The rotating socket mechanism does not require an extension lock, and a simple elastic strap can be used to keep it in the extended position.

Evaluation Procedure and Results

Altogether five sockets were produced. One socket was fitted with a sliding posterior wall. This solution was found inadequate because of its failure to produce smooth sliding under load. The mechanism was also rather bulky. Two other sockets were fitted with a hinged posterior flap. The recovering moment was provided by elastic bands as described in Fig. 8. The sockets were assembled on Otto Bock modular shank units and the prostheses were supplied to the bilateral amputee for use outside the laboratory. During a routine checkup the patient was examined by the medical team and his gait was evaluated with the aid of a television system and force plate dynamometers.

The amputee expressed full satisfaction with the performance of the prostheses. This was also evident from his gait. The adjustable wall of the sockets could be seen moving during walking as well as during stair climbing and sitting.

The ground force characteristics as obtained from the "Kistler" force plate dynamometers during one routine check are illustrated in Fig. 12 .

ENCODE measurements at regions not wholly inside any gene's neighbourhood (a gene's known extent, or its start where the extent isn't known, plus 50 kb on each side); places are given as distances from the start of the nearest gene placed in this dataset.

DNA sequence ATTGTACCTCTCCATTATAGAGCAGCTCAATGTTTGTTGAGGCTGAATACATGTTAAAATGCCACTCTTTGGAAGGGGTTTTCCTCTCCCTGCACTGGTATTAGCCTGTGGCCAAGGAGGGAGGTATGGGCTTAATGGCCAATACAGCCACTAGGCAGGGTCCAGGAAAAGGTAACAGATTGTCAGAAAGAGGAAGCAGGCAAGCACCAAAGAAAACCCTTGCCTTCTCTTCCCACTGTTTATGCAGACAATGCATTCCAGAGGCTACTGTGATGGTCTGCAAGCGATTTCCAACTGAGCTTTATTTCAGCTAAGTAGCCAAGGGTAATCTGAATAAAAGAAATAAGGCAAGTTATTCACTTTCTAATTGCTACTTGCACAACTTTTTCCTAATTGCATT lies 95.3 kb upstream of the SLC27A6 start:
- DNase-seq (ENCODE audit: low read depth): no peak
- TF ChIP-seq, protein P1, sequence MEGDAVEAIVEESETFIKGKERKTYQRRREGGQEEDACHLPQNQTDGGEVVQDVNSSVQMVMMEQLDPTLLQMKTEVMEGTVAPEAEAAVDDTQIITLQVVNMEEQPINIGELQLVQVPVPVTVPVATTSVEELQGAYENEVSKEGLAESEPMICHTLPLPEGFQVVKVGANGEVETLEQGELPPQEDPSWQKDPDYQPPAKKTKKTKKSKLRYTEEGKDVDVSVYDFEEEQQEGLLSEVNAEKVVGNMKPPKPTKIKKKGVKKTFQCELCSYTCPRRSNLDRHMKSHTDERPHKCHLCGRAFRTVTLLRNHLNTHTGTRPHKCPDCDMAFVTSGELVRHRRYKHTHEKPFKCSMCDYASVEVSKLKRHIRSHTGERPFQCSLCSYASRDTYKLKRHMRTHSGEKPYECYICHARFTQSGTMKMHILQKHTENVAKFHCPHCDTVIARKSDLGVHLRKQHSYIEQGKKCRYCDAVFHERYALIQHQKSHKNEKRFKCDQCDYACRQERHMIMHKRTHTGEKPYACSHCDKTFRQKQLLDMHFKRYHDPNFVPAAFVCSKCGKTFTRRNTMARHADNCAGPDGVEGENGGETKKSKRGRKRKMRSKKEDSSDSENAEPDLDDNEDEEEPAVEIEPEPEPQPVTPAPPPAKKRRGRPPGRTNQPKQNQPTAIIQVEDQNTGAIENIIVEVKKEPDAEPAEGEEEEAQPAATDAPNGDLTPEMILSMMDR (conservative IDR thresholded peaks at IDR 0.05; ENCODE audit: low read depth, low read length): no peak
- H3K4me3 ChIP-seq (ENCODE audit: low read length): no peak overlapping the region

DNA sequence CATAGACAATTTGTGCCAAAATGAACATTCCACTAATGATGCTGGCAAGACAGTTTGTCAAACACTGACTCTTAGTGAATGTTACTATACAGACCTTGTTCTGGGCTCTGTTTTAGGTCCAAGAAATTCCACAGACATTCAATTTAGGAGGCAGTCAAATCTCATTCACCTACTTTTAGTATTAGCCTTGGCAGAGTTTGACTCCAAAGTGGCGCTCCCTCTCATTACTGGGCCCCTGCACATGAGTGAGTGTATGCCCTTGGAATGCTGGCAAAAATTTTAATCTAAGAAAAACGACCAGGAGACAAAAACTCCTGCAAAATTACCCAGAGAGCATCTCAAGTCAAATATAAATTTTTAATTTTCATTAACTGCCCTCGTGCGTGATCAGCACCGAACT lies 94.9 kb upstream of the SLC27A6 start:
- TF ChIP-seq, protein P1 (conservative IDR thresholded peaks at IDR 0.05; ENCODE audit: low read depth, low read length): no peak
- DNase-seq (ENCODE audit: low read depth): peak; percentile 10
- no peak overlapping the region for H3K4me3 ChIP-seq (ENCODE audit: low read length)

The degree of symmetry of the forces of both legs is within the range of normal walking. This was expected since the patient is a symmetrical bilateral amputee. From the A-P force characteristics it can be seen that the left leg is more active in braking and less active in pushing than the right leg. The total impulse is balanced and the activity of both legs as assessed by impulse measurements is equal. There is a certain degree of A-P instability at mid-stance of both legs which is expressed by the "slowing down" of the force development. This is a result of the degree of "slackness" when the supporting surfaces of the socket change roles between "braking" and "pushing".

The mediolateral force characteristics are balanced with respect to impulses. The medial force is rather high, a characteristic typical of wide-base gaits. There is no component of lateral force, and during the whole cycle the forces act only medially. This is also a feature resulting from a broad-base gait and indicates a tendency of the amputee not to cause lateral instability by alternating moments on the stump.

The features however are very good compared to normal gait and indicate excellent control during most phases of the walk cycle.